Direct mail is still a viable and critical component in marketing. Direct mail needs to be viewed in a multi-channel environment – tied into your website, landing pages, social media and email marketing, but keep in mind that if you violate the basics you will not get the best possible return.
Know your audience. You can have the most innovatively designed piece imaginable, but it is a waste of money if you send it to the wrong people. Just as in email marketing, you must provide valuable, relevant and timely information in order for someone to act on your offer. So lose the one-size-fits-all mentality; segmentation is the goal. Decide what your ideal customer profiles look like and then go find prospects that look like them. Understand your target’s problems and tailor your message to address the problems with your solutions.
For direct mail, copy is King. For search engines, content is King. What’s the difference? A webpage has a near limitless amount of space to convey the message. A direct mail piece usually has a limited amount of space to capture the reader’s attention, engage them to learn more and lead them to take an action.
Vary your message to your audience. Not all your prospects have the same issues and concerns. Plumbers, electricians, HVAC contractors, roofers and general contractors all may be in the construction industry, but they do not share the same problems. If you have solutions for this broad market, you will need to communicate to each differently. A generic message may get a response across the broad spectrum, but you will not reach as many as you could have if you tailored your messages to each market separately.
Timing. Each recipient may be at a different stage of the buying cycle when your message lands in front of them. A small percentage may need your products/services immediately and will respond. Others may be located on the spectrum of no interest to actively researching. Your piece must provide a way for these buyers to educate themselves about your products/services in a non-threatening manner. Other factors to keep in mind are seasonality and buying cycles. I am more likely to buy a Gas Grill in the spring and summer than in the cold, dark winter months. If I live in the northern part of the country, offers to buy in the winter will likely fall on blind eyes.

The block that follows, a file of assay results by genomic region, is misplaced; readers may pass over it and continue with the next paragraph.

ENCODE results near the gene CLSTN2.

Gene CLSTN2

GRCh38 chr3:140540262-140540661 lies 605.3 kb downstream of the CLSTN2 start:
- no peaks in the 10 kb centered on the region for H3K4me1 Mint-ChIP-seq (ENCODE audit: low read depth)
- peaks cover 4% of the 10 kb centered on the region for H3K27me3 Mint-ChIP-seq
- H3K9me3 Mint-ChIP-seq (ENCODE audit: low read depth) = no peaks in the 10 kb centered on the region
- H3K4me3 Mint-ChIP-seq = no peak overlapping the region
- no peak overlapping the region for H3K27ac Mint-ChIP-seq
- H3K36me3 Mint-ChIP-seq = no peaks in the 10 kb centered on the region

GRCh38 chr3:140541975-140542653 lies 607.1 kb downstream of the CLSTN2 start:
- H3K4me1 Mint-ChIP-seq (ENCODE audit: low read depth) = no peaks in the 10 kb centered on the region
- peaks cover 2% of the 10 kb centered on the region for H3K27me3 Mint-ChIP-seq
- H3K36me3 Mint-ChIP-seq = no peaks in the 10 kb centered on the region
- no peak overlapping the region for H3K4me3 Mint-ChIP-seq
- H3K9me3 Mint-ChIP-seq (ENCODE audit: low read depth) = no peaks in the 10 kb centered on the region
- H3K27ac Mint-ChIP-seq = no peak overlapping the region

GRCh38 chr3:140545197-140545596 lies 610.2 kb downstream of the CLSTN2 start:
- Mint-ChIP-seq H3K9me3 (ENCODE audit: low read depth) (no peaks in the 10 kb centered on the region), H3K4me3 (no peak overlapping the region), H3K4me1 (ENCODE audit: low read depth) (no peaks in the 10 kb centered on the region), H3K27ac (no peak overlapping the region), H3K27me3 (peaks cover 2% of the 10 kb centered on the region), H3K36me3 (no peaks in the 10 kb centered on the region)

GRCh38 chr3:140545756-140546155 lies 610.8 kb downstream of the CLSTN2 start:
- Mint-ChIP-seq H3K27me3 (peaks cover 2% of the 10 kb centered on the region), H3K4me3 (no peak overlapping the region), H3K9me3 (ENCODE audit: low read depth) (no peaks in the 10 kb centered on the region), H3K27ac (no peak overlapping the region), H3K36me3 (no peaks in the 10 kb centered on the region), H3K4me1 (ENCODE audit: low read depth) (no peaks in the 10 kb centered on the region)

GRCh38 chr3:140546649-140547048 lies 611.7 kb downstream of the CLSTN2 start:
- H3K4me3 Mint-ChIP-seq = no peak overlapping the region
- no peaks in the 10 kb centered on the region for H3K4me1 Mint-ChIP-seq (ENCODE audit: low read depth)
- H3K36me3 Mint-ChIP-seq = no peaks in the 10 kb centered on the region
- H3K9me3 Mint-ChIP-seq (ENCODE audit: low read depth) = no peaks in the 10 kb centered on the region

Offer. Buy now, steep discount, or additional bonus items are not always the best offers. Whenever possible, it is best to test offers with small samples to see which offers provide the best return. If you are selling a longer buying cycle product or service, offers of more information, how to buy and comparison charts may be the most effective offers. To get someone to respond, the risk must be lower than the reward.
Having a good product or even providing excellent service is not enough today. If your prospect is buying what you sell from someone already, then providing a “me too!” offer will not likely be enough to have them switch. You must know what your competition is providing and then you need to offer more value on the same or similar products and services. Notice I said more value, not lower price. Providing the same products at a lower price can provide more value, but it is difficult to match or provide more when your strategy is to sell for less.
Letters, self-mailers and postcards, oh my! Postcards and self-mailers tend to work better with existing customers who already know you and your services. The old adage is a letter sells, a brochure tells in direct mail. You can say much more in a letter than you can in the space available on a post card or flyer. If your products or services require some education in order to provide a clear reason to consider you, then you should consider the direct mail personalized letter format as your initial introduction or at least as your first serious sales contact.
Sometimes a nice warm, informative and relevant personal letter is the most effective communication in an otherwise overloaded digital world. Kind of nice just to take our eyes off the computer for a moment, sit back and consider a well written introduction. It can be just the differentiator you need to open the door.